Twenty Years After UNSC1325: Where Are We Now?

December 29, 2020

This blog is part of a series of articles written by Georgetown University graduate students enrolled in a Gender and Terrorism Course, published as part of Counterpart’s Next Generation in Thought Leadership initiative. The opinions expressed in this article are the author’s and do not express the views or opinions of Counterpart International.

This year, the global community celebrated the 20th anniversary of the passage of the United Nations Security Council (UNSC) Resolution 1325, which reinforced the role of women to maintain peace and security across the globe. Leading U.S. government agencies including  the U.S. Department of State, the U.S. Department of Defense, the U.S. Agency for International Development (USAID), and the U.S. Department of Homeland Security, all have set implementation guidelines to meet the commitments outlined in UNSC 1325.

What critical steps will the next U.S. Administration consider to further advance our commitments? Lessons learned from the past two decades yield three key recommendations for consideration:

1)  Increase Representative Inclusion
Gender inclusion or gender parity – key milestones of WPS strategies – on their own do not necessarily advance peacebuilding objectives. Instead, who we engage and how may better determine the efficacy of gender inclusion. Specifically, a representative approach to gender inclusion, accounting for socio-economic, ethnic, and regional differences, demonstrates the potential to lead to better, more successful outcomes. Counterpart International, a U.S.-based NGO, credits some of its WPS initiatives’ success in Niger on engaging women role models to provide peer-to-peer support with emerging women leaders in the peacebuilding field. Mentors were selected for having similar backgrounds to the women they were helping. This creates trust and credibility with marginalized communities – which increases engagement. In the terrorism prevention field, U.S.-based stakeholders could increase their reach with some of the most vulnerable populations if they had the resources and training necessary to adequately and safely engage with at-risk populations.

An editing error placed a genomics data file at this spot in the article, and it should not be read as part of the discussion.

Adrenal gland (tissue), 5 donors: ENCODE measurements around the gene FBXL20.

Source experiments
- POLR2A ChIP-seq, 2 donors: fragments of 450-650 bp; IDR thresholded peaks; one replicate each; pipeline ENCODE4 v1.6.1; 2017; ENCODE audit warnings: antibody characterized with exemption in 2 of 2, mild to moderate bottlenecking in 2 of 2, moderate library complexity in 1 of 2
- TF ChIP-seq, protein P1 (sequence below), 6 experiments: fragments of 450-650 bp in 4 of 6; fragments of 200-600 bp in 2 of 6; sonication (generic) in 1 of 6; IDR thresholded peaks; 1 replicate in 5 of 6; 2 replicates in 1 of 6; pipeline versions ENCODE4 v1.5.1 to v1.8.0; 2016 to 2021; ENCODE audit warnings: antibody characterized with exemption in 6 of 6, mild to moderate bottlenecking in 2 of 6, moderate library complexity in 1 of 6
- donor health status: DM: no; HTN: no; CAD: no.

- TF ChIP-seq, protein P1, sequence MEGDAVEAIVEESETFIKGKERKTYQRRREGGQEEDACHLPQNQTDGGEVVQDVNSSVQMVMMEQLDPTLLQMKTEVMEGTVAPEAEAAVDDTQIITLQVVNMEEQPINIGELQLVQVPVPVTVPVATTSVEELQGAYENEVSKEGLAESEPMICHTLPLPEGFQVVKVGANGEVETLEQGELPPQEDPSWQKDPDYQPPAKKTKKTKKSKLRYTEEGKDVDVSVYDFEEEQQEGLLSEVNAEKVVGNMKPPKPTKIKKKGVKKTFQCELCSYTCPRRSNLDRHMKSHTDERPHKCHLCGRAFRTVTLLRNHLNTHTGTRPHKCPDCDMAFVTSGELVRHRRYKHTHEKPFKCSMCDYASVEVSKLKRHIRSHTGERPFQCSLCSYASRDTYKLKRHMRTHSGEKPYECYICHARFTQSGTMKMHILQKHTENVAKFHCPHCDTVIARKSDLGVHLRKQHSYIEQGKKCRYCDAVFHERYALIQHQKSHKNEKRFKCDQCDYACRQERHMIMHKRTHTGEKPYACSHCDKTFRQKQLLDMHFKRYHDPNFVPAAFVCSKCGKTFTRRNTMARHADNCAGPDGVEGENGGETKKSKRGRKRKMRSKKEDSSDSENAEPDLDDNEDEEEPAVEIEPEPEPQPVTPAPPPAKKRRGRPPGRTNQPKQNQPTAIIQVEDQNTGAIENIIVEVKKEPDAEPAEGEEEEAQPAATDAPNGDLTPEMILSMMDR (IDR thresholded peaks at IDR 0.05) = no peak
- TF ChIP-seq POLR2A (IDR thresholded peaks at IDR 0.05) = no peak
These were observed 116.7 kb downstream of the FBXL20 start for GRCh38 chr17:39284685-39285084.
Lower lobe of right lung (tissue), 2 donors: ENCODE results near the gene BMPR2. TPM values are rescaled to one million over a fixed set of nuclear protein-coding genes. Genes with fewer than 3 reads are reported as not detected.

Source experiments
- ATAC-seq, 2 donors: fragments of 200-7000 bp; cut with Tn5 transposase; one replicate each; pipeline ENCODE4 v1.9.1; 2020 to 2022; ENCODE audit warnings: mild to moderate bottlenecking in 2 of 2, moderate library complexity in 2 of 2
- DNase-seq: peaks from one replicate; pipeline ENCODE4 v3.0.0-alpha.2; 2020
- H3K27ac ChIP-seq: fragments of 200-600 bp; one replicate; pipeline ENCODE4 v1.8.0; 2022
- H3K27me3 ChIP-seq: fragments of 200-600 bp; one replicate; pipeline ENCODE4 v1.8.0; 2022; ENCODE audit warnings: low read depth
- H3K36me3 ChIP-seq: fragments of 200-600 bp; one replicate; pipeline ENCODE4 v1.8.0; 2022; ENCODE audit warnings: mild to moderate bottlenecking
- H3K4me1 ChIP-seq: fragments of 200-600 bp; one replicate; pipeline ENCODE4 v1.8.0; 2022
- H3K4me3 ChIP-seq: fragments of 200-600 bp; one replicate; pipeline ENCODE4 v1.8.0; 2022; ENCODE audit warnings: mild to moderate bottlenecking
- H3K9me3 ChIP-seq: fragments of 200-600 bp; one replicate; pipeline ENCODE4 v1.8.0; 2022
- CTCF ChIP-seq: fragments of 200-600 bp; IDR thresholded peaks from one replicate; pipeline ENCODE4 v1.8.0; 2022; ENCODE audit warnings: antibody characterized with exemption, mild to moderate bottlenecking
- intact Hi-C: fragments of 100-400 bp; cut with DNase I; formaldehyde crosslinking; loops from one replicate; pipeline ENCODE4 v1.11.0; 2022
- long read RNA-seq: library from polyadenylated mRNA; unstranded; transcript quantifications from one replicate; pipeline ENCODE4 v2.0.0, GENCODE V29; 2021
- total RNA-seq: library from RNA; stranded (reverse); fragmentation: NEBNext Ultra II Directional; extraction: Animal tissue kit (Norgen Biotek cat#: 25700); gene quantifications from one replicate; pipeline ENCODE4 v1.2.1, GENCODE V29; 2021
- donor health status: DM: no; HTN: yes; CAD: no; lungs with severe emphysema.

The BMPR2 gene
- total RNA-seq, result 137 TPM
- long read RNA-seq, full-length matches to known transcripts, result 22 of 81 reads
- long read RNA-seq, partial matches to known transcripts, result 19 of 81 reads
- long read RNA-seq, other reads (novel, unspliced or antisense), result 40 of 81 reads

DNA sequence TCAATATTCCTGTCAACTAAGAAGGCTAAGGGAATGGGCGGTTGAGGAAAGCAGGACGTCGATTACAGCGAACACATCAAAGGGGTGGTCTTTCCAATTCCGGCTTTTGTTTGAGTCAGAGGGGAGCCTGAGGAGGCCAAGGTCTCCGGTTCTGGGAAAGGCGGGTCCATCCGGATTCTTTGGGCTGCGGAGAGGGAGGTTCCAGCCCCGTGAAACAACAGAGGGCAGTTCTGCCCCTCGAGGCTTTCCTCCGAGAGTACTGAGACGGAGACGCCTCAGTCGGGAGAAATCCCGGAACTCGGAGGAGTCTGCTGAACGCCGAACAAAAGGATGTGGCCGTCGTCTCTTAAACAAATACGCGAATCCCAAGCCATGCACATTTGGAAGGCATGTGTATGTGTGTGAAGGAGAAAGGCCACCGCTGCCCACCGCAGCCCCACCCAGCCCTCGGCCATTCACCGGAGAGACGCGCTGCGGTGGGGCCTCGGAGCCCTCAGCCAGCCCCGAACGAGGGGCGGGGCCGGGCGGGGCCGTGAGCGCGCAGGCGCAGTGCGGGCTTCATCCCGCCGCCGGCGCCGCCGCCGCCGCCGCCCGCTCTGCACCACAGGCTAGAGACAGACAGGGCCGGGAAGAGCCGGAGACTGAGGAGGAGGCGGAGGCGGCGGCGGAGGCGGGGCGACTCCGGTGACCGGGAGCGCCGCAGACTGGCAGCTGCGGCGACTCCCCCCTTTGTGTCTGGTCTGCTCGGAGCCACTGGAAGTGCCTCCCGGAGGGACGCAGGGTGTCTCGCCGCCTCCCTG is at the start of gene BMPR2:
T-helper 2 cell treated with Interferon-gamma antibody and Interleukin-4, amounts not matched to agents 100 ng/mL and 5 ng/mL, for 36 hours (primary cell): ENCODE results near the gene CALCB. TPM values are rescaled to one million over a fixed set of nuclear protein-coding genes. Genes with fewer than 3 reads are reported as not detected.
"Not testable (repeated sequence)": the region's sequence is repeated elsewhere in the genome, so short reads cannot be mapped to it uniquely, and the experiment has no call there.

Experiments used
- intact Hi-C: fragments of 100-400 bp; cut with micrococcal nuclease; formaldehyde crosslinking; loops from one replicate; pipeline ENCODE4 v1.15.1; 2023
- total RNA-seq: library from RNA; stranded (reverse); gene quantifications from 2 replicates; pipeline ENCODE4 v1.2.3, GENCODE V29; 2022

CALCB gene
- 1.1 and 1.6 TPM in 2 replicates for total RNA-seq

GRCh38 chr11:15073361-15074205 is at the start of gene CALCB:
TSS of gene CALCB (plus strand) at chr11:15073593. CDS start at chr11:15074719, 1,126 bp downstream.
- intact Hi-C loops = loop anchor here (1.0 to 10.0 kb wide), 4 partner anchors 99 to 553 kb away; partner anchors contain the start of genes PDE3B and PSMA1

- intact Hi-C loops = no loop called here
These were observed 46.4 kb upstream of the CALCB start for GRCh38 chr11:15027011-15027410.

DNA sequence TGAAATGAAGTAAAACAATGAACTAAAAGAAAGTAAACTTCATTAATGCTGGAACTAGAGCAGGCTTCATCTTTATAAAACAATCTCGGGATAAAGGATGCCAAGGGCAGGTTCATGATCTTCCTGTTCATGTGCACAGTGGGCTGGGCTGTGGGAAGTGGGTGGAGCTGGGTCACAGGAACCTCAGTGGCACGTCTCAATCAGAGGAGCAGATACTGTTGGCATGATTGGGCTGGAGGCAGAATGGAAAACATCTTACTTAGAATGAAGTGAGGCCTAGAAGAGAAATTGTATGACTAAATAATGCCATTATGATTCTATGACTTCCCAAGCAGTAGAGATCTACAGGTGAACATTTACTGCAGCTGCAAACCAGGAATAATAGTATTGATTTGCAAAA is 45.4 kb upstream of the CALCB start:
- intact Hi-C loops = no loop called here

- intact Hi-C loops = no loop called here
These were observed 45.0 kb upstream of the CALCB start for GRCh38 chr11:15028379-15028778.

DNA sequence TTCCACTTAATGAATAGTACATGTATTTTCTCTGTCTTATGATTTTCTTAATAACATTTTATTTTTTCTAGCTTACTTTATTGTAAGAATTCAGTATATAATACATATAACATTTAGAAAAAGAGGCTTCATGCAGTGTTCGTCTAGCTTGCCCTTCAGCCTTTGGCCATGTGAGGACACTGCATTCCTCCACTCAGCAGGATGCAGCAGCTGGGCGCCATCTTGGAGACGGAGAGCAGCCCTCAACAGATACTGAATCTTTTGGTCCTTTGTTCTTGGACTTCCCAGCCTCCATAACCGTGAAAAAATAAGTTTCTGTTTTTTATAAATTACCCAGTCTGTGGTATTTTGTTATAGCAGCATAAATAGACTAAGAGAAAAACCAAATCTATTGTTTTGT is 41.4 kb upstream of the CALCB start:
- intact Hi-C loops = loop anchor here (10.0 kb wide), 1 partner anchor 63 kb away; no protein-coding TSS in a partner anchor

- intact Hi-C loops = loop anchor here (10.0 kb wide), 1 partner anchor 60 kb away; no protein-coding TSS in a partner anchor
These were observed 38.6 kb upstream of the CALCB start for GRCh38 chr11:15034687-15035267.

2) Apply a Gendered Political Economy Analysis to all Agency and Department WPS Activities
USAID’s framework of gendered political economy analysis (PEA) must be adopted by all U.S. agencies and departments engaging in terrorism prevention. A gendered PEA explicitly examines how gender and other social inequalities shape people’s access to power and resources and ensures that the perspective of women informs the process, content, and use of the analysis. Such analysis will support a holistic diagnosis of poverty and inequality, avoid reinforcing existing or historical imbalances and provide new insights into change pathways and agents. While USAID and its implementing partners have applied this approach with promising success, gendered PEAs must be applied outside of USAID initiatives. The Department of Defense, Department of State, and Homeland Security could all benefit from the implementation of rigorous gendered PEA.

3) Establish Benchmarks across Agencies and Departments
Finally, to ensure a common framework for measuring success, practitioners would benefit from uniform guidance or a universal toolkit to guide the application of gender analysis in their work. Currently, development practitioners use a myriad of different gender analysis tools. By leveraging existing frameworks and adapting external tools, U.S. stakeholders can increase their impact in the field.  CARE Insights, a UK-based NGO dedicated to defeating poverty and achieving social justice by centering around women and girls, has put forward the CARE Gender Marker (CGM). CGM works as both a self-assessment of program quality and a learning tool, measuring the integration of gender into a CARE gender continuum from harmful to transformative. CGM represents a great asset for internal benchmark creation such as gender inclusivity and engagement within agencies. Other agencies and their implementing partners operating in the intersection of gender and terrorism (e.g. DOS, DOD, USAID, and Homeland Security) should require their initiatives to apply similar tools.

The Next 20 Years
The next few years will be critical to strengthening women’s agency in terrorism prevention activities. The worldwide COVID-19 pandemic will have a drastic negative impact on efforts towards equality, development, and democratic opening. According to the World Bank, the pandemic will create an additional 150 million extreme poor by 2021. This will ultimately add to insecurity among the world’s most at-risk communities, with women bearing the brunt of the damages wrought by terrorist organizations that will take advantage of the situation. By implementing these three key recommendations, U.S. agencies and departments can set the tone for increasing women’s agency in terrorism prevention activity.




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